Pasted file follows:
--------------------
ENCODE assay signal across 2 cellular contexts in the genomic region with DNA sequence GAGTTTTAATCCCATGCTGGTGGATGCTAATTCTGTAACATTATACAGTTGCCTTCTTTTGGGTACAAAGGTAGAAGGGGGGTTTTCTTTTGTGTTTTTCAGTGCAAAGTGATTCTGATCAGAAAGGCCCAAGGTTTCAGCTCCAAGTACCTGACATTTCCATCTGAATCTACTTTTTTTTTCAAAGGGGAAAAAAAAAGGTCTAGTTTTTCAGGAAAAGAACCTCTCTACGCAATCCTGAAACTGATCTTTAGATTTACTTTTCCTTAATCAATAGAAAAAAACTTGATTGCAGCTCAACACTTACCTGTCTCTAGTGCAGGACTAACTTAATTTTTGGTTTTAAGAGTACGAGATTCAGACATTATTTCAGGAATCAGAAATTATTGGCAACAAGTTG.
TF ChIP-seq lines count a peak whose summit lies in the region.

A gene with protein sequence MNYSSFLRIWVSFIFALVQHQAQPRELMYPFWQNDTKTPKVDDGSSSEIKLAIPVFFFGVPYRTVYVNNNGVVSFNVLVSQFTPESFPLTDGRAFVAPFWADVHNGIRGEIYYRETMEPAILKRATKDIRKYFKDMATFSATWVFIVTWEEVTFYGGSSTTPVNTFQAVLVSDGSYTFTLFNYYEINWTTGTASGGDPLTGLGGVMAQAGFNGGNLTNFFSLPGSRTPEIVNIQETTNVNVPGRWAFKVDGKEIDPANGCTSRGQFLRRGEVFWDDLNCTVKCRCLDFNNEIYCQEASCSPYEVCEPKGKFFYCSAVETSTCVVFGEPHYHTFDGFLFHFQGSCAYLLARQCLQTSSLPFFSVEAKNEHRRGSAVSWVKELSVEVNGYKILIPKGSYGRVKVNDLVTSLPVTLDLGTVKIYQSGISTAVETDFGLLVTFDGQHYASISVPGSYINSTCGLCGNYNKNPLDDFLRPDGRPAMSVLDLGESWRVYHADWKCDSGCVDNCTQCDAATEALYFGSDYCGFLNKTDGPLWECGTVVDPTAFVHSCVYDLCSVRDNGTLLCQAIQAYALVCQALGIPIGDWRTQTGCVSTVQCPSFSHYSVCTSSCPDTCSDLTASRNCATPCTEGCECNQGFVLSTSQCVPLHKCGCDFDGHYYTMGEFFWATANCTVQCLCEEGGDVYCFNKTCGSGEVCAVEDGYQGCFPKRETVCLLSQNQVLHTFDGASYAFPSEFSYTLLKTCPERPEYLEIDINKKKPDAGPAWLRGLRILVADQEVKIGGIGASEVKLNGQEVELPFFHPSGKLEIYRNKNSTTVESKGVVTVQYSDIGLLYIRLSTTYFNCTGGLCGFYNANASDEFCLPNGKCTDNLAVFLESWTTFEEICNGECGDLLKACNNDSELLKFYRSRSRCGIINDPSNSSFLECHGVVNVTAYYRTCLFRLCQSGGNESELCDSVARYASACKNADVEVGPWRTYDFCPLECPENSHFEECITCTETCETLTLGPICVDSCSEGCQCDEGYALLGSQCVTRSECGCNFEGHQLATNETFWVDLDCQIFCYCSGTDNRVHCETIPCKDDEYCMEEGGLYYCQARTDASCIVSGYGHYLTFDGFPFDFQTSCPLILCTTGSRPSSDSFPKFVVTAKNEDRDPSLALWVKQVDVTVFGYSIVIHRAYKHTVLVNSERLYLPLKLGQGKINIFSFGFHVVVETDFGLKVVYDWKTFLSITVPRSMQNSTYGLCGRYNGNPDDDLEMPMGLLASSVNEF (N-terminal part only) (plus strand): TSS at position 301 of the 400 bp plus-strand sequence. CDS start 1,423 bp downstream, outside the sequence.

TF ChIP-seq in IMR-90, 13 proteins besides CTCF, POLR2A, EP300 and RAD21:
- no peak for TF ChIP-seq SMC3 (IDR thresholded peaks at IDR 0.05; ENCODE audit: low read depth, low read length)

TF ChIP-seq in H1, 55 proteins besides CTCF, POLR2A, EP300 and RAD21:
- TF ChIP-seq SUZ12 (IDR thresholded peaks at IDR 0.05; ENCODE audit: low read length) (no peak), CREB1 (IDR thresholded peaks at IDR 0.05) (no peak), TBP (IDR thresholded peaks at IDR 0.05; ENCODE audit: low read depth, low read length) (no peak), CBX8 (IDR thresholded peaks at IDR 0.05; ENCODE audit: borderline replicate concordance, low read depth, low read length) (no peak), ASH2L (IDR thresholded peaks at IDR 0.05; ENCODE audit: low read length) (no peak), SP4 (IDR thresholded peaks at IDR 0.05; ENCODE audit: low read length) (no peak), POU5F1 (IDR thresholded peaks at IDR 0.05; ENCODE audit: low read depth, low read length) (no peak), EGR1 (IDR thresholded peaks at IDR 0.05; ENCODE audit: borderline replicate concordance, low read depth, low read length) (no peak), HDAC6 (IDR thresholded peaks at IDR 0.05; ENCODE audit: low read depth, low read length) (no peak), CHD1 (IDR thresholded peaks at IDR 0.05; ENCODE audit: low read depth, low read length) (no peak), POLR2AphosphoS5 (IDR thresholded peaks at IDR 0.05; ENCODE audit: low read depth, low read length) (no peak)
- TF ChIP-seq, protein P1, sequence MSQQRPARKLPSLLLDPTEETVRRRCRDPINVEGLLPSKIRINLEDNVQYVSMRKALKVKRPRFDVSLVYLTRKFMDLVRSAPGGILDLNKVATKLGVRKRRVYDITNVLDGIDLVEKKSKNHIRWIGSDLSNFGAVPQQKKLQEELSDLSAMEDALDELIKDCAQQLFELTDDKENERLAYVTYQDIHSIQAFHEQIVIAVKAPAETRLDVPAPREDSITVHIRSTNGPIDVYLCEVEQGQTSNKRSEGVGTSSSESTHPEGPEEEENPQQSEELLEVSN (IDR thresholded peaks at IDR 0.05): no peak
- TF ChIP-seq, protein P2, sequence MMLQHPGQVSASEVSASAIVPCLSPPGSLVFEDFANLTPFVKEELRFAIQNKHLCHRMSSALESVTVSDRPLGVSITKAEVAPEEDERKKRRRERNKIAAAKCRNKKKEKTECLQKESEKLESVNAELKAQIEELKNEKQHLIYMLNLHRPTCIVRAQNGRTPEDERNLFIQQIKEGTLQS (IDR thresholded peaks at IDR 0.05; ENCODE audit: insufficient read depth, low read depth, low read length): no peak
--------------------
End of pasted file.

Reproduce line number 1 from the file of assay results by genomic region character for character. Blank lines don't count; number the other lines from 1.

ENCODE assay signal across 2 cellular contexts in the genomic region with DNA sequence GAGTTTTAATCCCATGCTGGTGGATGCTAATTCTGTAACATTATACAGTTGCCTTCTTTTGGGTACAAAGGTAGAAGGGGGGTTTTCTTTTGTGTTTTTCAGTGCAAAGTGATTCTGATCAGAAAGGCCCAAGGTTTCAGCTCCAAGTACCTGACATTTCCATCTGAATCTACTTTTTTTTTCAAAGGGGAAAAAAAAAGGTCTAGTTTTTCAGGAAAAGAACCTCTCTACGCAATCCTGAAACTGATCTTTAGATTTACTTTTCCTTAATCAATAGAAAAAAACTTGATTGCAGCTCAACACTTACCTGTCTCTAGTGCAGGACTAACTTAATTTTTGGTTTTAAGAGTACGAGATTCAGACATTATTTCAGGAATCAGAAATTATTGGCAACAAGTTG.